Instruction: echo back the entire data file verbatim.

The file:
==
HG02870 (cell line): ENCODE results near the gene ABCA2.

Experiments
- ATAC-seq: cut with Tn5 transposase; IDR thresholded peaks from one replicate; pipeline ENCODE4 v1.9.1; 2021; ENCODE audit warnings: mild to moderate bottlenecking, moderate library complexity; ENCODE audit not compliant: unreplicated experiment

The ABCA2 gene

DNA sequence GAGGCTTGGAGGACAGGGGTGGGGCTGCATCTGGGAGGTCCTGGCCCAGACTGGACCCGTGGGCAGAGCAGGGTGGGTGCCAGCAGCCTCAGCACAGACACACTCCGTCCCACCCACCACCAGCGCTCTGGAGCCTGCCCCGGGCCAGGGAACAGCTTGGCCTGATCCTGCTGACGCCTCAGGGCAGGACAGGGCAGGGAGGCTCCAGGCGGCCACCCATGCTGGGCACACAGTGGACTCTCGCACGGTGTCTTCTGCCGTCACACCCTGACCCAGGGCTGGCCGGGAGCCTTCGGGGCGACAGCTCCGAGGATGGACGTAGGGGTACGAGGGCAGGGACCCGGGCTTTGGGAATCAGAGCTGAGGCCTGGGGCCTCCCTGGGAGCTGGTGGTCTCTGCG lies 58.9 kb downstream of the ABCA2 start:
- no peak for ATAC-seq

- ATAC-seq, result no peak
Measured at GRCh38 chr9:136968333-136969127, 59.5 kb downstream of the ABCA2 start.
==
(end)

HG02870 (cell line): ENCODE results near the gene ABCA2.

Experiments
- ATAC-seq: cut with Tn5 transposase; IDR thresholded peaks from one replicate; pipeline ENCODE4 v1.9.1; 2021; ENCODE audit warnings: mild to moderate bottlenecking, moderate library complexity; ENCODE audit not compliant: unreplicated experiment

The ABCA2 gene

DNA sequence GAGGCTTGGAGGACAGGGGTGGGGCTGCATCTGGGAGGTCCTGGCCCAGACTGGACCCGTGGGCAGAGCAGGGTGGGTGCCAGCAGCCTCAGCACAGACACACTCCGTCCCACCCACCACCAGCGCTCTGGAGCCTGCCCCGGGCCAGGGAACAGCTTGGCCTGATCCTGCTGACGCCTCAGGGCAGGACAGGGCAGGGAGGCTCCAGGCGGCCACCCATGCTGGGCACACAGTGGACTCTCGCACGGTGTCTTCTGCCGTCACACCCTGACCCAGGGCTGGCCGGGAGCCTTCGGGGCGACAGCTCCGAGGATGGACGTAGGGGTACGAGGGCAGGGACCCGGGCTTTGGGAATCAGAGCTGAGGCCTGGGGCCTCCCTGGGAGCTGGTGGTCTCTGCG lies 58.9 kb downstream of the ABCA2 start:
- no peak for ATAC-seq

- ATAC-seq, result no peak
Measured at GRCh38 chr9:136968333-136969127, 59.5 kb downstream of the ABCA2 start.